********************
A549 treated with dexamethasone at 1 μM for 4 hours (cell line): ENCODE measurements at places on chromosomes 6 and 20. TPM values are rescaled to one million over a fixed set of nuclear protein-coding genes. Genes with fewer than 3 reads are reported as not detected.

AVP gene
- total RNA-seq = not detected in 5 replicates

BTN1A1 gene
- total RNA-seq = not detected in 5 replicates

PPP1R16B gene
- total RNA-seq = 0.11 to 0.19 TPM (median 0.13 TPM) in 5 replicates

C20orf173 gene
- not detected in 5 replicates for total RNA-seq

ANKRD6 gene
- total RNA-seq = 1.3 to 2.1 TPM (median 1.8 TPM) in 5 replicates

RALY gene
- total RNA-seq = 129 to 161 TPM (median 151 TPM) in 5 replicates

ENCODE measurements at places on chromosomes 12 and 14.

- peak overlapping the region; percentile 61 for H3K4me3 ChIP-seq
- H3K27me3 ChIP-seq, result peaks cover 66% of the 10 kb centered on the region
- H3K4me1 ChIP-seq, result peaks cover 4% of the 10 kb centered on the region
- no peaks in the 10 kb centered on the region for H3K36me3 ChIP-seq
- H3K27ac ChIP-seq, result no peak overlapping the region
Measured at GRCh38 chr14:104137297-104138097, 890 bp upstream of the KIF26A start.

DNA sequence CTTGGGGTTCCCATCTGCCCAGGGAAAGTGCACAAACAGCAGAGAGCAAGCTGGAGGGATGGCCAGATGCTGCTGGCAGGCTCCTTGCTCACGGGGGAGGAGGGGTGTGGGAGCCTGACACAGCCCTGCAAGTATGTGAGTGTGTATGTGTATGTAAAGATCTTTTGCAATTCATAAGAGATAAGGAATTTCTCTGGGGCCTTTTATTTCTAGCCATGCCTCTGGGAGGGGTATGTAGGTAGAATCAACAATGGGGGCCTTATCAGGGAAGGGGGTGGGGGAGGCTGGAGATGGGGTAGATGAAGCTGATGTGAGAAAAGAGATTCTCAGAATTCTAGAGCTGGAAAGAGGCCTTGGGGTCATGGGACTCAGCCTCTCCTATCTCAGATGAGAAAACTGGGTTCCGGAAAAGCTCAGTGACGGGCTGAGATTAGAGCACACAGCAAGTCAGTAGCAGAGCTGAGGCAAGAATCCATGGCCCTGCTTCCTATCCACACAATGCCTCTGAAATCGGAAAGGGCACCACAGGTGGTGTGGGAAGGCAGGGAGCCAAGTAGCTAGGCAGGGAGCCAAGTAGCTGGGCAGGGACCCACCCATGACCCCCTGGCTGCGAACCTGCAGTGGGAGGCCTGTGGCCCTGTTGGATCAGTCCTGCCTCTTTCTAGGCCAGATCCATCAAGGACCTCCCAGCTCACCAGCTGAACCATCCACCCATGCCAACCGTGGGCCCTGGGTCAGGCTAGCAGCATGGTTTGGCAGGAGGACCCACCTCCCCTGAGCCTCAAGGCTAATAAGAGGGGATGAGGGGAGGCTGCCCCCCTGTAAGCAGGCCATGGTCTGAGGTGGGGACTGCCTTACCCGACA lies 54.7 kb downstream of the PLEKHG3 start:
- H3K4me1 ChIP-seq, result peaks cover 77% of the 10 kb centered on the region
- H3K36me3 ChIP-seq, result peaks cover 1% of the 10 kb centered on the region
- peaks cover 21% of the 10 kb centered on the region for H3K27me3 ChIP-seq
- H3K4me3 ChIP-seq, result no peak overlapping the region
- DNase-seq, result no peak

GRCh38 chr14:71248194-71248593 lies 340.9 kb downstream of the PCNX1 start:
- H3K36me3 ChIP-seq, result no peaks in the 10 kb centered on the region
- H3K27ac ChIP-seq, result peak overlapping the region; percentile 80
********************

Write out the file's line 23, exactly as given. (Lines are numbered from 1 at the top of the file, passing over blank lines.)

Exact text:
- H3K36me3 ChIP-seq, result peaks cover 1% of the 10 kb centered on the region